Wednesday, August 25, 2010

Safety Sealed Hell

What do you most fear about old age? For me it has to be opening food and medication packaging. I’m so tired of struggling to open sealed pouches that boldly proclaim “New! Easy Open Tab”. I squint trying to find the tab. It’s usually a nearly invisible thread. I grasp it between my big clumsy finger and thumb and tug. Zip! Out comes the little thread. The package remains stubbornly sealed shut.

Brick cheese and many other food products now come in resealable bags. You tear off the top only to discover there isn’t enough surface left to grab on to for opening the reclosable seam. I’d rather use my own ziplock bags. Maybe if they would spend less on gimmicky packaging they could either lower the price or improve the product.

Then there are those annoying plastic safety seals under the outer lid of just about everything – butter, pudding, coffee cans, microwave entrees, you name it. I find it challenging enough just to find the one small area along the edge that is a hair wider than the rest, laughingly referred to as the pull tab. Impossible for me to grasp. I usually resort to poking a knife through the top and tearing it off in pieces.

You can forget about saving any unused portion by covering it with plastic wrap. The sharp serrated band, which is supposed to allow you to tear off just the right amount of wrap to do the job, is very good at tearing apart your fingers but useless at cutting through plastic wrap. You’ll end up with at least one third of the roll before you manage to wrench it free at which point you can admire the superior clinging ability it has used to wrap itself into a ball.

I’d like to condemn the inventor of child proof caps to an eternity of trying to open them. I don’t know if they prevent children from opening the bottle but they sure defeat me. The last thing I need when I stumble into the bathroom in the middle of the night to retrieve the aspirin is a bottle I can’t open. For that reason alone I purchased a Dremel rotary cut-off tool.

While I’m sentencing inventors of cruel products, I may as well include the jerk who came up with blister packs. You know, those things that hang from metal rods in the stores like miniature versions of back-of-the-door clothes hangers. I understand their appeal to the retailers; they don’t have to pry the damn things open. Nor do they have to pick up all the pieces when the lid finally springs open and spews out its contents all over the floor.

Speaking of spewing, beware any carton that boasts of it’s new, improved no-spill spout. That’s a guarantee that you will be mopping up every time you use it. The absolute worst is International Delight coffee creamer. I wonder how many people have returned that stuff to the store because nothing comes out, not realizing that the entire top third of the bottle is an empty “no spill” spout with an aluminum foil seal hidden inside. If you do manage to get the foil ripped open and put the contraption back together you can expect equal parts of creamer in your cup and on the counter top.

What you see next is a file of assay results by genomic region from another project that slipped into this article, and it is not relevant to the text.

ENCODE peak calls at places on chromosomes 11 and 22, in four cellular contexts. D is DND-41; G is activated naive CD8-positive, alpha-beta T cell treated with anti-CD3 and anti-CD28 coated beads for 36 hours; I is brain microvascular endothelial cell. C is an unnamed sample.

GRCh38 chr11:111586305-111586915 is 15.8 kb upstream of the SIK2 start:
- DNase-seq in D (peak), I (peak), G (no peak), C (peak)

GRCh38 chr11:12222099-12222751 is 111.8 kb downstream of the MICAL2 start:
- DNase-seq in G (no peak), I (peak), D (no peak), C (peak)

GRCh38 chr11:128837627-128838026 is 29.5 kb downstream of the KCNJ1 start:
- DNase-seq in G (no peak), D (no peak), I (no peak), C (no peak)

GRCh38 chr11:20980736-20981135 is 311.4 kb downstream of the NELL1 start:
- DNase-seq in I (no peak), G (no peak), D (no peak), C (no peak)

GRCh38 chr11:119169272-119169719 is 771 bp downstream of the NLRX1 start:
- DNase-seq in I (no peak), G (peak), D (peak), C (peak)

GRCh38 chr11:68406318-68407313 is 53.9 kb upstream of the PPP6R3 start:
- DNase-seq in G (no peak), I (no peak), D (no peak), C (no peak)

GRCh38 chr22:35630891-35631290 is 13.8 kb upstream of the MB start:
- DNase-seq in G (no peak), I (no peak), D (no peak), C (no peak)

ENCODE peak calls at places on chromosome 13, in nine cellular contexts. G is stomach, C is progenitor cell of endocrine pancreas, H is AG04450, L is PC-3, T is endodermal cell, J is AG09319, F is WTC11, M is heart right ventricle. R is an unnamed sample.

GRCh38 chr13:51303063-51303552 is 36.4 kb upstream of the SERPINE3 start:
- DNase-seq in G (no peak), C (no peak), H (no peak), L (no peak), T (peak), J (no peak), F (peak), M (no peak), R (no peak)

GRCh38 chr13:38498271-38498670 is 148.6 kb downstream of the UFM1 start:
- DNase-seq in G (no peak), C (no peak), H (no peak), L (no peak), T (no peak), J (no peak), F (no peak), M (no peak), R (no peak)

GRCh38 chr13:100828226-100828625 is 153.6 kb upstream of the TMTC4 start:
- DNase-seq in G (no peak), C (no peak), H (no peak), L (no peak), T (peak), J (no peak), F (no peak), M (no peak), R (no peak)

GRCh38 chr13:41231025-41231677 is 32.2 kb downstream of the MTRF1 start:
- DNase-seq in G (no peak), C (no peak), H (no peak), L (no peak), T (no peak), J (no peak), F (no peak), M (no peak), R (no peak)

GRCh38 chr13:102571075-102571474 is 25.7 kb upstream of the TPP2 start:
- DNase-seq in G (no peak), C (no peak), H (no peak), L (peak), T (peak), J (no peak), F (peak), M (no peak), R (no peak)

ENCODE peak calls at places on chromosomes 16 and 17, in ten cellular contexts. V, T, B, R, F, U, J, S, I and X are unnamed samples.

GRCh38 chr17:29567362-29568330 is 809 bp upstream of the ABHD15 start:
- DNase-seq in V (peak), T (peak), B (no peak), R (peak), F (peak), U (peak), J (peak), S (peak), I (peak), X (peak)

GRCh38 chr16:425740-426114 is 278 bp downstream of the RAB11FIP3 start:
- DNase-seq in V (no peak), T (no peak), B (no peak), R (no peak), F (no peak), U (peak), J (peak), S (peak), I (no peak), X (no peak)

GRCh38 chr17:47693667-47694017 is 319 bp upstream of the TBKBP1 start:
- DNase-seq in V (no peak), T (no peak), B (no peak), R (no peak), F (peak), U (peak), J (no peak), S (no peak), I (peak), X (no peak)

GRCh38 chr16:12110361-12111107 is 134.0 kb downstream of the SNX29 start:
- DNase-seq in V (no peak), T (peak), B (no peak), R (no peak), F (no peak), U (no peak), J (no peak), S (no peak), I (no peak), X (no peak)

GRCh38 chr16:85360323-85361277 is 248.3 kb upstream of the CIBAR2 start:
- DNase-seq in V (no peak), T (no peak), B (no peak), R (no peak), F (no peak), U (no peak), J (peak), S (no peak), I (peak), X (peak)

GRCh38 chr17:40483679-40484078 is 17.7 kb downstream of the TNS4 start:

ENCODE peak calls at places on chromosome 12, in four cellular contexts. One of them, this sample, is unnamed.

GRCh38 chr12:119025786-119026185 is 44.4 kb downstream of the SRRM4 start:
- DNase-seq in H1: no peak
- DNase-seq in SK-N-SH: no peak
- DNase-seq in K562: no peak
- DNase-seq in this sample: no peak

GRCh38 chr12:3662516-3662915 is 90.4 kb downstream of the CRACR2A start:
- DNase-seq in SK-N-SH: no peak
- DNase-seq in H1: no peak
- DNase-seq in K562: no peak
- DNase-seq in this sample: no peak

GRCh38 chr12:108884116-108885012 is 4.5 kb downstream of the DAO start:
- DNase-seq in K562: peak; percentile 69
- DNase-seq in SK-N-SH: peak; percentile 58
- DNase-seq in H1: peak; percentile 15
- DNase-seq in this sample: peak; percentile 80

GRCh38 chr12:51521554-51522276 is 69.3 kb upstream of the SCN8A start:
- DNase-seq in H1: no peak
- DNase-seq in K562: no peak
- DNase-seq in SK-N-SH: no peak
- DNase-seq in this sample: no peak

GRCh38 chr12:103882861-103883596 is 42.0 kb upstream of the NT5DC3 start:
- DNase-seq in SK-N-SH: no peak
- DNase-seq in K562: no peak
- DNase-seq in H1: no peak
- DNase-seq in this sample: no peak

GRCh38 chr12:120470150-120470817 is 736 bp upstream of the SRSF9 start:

From individually bubble wrapped pills to easy-open safety sealed food, I see a rough old age ahead for me. No wonder Meals on Wheels is so busy.

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Wednesday, August 18, 2010

Riding the Rails

I am an advocate for public transportation but sometimes enough is enough. Last Friday I headed out to Fire Island Pines where I have a share in a beach house. Since I had volunteered to cook dinner that night, I needed to pick up supplies to prepare dinner for 10 people.  Grocery shopping at the Pines is limited to one small convenience store which charges very inconvenient prices so I decided to buy everything in the city and take it with me. I also needed my requisite case of beer, multiple wardrobe changes, a steamer case of skin care products, my CPAP machine and a jug of distilled water for same. In short, I was not travelling light.

My journey began by rolling a carry-on bag and a luggage cart, to which I strapped a 48 quart cooler and the case of beer, along the sidewalks of Astoria to the elevated train where I was greeted by 4 long flights of stairs up to the platform. It was impossible to carry both the cart and the suitcase so I had to relay them up. The train wasn’t too crowded so the ride into Manhattan was uneventful.

At the great labyrinth which is the Herald Square station I discovered how frustrating it must be for the handicapped. Just finding the hidden location of the elevators is hard enough and it’s unlikely that they are working once you do find them. More steps to drag my stuff up.